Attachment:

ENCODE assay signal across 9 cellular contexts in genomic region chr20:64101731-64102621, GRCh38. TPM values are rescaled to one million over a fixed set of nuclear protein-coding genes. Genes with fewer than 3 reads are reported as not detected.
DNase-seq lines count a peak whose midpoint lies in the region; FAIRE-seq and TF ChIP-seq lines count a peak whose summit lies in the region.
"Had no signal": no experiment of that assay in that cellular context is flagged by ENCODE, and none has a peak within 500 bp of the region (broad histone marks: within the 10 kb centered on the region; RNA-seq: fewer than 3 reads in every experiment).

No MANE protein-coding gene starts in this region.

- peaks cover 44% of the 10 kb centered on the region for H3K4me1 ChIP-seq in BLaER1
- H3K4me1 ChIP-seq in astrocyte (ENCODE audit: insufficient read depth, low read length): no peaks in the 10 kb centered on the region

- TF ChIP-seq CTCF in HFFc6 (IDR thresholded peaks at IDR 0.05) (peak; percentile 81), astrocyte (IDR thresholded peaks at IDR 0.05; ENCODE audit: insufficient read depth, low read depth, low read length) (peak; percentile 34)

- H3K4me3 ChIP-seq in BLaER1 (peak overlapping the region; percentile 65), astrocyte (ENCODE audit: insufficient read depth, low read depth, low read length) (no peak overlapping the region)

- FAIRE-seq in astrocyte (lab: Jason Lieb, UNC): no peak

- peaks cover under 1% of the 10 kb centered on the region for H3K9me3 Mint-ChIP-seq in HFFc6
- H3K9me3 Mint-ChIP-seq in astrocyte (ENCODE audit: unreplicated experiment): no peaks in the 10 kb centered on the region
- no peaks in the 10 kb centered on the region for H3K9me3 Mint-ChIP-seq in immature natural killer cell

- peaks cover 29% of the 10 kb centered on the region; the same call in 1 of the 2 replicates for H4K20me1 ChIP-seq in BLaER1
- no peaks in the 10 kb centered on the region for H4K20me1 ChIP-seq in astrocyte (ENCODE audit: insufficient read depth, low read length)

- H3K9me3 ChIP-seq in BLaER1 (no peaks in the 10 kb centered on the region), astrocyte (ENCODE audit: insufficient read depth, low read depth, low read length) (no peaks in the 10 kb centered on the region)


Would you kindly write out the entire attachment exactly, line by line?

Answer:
ENCODE assay signal across 9 cellular contexts in genomic region chr20:64101731-64102621, GRCh38. TPM values are rescaled to one million over a fixed set of nuclear protein-coding genes. Genes with fewer than 3 reads are reported as not detected.
DNase-seq lines count a peak whose midpoint lies in the region; FAIRE-seq and TF ChIP-seq lines count a peak whose summit lies in the region.
"Had no signal": no experiment of that assay in that cellular context is flagged by ENCODE, and none has a peak within 500 bp of the region (broad histone marks: within the 10 kb centered on the region; RNA-seq: fewer than 3 reads in every experiment).

No MANE protein-coding gene starts in this region.

- peaks cover 44% of the 10 kb centered on the region for H3K4me1 ChIP-seq in BLaER1
- H3K4me1 ChIP-seq in astrocyte (ENCODE audit: insufficient read depth, low read length): no peaks in the 10 kb centered on the region

- TF ChIP-seq CTCF in HFFc6 (IDR thresholded peaks at IDR 0.05) (peak; percentile 81), astrocyte (IDR thresholded peaks at IDR 0.05; ENCODE audit: insufficient read depth, low read depth, low read length) (peak; percentile 34)

- H3K4me3 ChIP-seq in BLaER1 (peak overlapping the region; percentile 65), astrocyte (ENCODE audit: insufficient read depth, low read depth, low read length) (no peak overlapping the region)

- FAIRE-seq in astrocyte (lab: Jason Lieb, UNC): no peak

- peaks cover under 1% of the 10 kb centered on the region for H3K9me3 Mint-ChIP-seq in HFFc6
- H3K9me3 Mint-ChIP-seq in astrocyte (ENCODE audit: unreplicated experiment): no peaks in the 10 kb centered on the region
- no peaks in the 10 kb centered on the region for H3K9me3 Mint-ChIP-seq in immature natural killer cell

- peaks cover 29% of the 10 kb centered on the region; the same call in 1 of the 2 replicates for H4K20me1 ChIP-seq in BLaER1
- no peaks in the 10 kb centered on the region for H4K20me1 ChIP-seq in astrocyte (ENCODE audit: insufficient read depth, low read length)

- H3K9me3 ChIP-seq in BLaER1 (no peaks in the 10 kb centered on the region), astrocyte (ENCODE audit: insufficient read depth, low read depth, low read length) (no peaks in the 10 kb centered on the region)